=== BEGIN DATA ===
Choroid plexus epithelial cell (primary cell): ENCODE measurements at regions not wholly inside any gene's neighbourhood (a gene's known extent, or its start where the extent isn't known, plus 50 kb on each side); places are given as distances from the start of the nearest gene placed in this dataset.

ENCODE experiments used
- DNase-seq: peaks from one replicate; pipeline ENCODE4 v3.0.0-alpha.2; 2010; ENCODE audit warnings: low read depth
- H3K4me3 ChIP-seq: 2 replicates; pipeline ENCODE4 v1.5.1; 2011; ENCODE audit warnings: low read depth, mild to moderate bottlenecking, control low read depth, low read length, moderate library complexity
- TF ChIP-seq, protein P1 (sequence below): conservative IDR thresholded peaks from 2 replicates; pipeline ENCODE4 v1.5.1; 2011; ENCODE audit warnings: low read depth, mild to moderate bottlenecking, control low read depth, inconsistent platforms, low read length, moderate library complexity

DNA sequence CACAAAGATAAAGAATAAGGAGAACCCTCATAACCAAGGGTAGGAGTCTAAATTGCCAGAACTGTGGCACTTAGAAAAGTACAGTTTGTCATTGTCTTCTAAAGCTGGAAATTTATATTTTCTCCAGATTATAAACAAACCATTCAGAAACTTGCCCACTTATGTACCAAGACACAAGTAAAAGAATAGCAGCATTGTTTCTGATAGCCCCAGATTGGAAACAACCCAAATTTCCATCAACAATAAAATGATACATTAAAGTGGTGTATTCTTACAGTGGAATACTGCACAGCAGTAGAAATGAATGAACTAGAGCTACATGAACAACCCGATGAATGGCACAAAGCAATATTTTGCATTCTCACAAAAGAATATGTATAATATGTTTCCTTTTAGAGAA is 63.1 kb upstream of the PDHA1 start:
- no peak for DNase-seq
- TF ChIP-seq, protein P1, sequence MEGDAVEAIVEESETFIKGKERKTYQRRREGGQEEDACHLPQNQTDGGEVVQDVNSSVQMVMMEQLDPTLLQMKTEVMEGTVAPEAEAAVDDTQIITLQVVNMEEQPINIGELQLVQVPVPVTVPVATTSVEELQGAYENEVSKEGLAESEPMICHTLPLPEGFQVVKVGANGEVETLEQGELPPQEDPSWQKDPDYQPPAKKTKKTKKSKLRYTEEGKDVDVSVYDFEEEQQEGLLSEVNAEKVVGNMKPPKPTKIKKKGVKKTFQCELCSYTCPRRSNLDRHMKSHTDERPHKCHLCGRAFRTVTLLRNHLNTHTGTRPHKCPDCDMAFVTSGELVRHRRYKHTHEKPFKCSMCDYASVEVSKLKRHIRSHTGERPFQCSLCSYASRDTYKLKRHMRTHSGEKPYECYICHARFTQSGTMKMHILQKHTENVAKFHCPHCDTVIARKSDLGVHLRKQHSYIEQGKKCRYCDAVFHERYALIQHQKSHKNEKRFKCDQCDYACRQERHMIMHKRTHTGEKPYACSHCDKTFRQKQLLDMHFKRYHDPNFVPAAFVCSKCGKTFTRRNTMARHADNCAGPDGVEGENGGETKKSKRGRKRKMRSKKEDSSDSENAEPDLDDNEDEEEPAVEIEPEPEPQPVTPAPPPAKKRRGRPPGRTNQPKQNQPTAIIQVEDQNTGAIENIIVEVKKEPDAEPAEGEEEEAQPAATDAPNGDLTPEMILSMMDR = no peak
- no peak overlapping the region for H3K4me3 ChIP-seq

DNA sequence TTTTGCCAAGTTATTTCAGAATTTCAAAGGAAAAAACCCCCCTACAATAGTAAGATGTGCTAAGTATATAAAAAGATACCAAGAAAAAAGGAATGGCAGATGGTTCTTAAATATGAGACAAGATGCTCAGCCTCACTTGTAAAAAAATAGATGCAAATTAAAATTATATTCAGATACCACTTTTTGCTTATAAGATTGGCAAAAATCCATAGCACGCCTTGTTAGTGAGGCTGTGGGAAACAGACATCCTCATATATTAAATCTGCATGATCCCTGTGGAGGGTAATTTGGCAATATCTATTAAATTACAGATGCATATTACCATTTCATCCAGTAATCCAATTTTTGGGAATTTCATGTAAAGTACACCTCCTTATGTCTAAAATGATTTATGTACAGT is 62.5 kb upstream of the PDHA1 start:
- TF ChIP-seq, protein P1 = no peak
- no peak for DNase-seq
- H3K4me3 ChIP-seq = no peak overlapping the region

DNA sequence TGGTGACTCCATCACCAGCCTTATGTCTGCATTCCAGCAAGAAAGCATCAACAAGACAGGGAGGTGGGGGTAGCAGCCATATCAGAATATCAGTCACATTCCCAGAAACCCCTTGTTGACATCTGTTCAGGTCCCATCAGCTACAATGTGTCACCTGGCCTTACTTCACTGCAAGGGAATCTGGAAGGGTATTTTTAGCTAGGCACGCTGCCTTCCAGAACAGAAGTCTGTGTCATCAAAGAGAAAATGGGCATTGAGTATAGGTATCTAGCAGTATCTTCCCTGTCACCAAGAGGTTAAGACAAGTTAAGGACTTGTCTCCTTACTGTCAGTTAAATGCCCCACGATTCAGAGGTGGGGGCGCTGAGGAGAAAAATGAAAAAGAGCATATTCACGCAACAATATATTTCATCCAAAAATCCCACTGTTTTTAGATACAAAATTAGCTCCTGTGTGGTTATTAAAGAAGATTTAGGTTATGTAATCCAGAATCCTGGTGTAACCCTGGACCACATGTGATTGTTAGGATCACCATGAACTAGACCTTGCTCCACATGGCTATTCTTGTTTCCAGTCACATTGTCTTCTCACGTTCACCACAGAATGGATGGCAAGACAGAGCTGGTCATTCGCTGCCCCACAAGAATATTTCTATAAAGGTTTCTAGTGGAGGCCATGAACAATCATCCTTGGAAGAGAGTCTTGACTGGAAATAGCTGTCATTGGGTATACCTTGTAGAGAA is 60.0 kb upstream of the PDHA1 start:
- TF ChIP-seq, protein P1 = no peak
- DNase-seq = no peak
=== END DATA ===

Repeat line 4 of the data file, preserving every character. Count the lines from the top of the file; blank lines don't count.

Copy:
- H3K4me3 ChIP-seq: 2 replicates; pipeline ENCODE4 v1.5.1; 2011; ENCODE audit warnings: low read depth, mild to moderate bottlenecking, control low read depth, low read length, moderate library complexity